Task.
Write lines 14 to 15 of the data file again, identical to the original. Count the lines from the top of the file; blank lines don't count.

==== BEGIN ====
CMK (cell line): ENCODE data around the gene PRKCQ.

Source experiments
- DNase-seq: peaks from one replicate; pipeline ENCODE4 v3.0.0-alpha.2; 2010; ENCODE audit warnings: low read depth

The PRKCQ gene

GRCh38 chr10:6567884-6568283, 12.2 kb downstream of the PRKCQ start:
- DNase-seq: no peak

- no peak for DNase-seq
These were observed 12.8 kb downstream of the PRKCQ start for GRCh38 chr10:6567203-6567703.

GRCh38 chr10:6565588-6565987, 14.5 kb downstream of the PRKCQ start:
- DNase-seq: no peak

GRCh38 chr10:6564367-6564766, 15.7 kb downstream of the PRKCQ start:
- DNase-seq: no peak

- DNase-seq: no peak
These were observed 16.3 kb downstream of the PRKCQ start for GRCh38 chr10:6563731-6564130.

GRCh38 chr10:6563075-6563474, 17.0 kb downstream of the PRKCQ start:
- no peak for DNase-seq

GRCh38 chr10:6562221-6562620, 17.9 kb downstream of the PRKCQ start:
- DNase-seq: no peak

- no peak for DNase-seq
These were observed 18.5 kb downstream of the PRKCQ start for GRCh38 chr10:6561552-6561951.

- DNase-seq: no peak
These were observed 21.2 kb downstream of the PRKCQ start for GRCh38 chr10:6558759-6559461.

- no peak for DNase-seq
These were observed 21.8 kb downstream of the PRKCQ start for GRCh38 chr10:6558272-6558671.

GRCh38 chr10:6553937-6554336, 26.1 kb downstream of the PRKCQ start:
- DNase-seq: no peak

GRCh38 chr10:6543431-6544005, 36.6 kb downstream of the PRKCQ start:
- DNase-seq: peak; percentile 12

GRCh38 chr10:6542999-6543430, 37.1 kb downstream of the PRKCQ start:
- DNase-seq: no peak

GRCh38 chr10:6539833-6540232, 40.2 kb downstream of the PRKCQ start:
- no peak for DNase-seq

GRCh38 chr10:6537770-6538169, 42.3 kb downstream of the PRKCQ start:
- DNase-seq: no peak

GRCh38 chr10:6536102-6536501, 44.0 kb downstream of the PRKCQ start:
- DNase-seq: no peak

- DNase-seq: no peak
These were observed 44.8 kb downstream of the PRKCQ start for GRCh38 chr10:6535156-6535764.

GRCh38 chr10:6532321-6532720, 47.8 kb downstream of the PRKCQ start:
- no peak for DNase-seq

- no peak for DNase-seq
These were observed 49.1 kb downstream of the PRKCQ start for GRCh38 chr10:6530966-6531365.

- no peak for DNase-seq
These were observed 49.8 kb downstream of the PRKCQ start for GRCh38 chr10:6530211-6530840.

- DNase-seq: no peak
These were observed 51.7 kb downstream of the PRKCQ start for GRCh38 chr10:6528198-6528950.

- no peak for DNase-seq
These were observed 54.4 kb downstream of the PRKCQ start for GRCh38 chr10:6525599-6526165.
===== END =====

These were observed 16.3 kb downstream of the PRKCQ start for GRCh38 chr10:6563731-6564130.

GRCh38 chr10:6563075-6563474, 17.0 kb downstream of the PRKCQ start: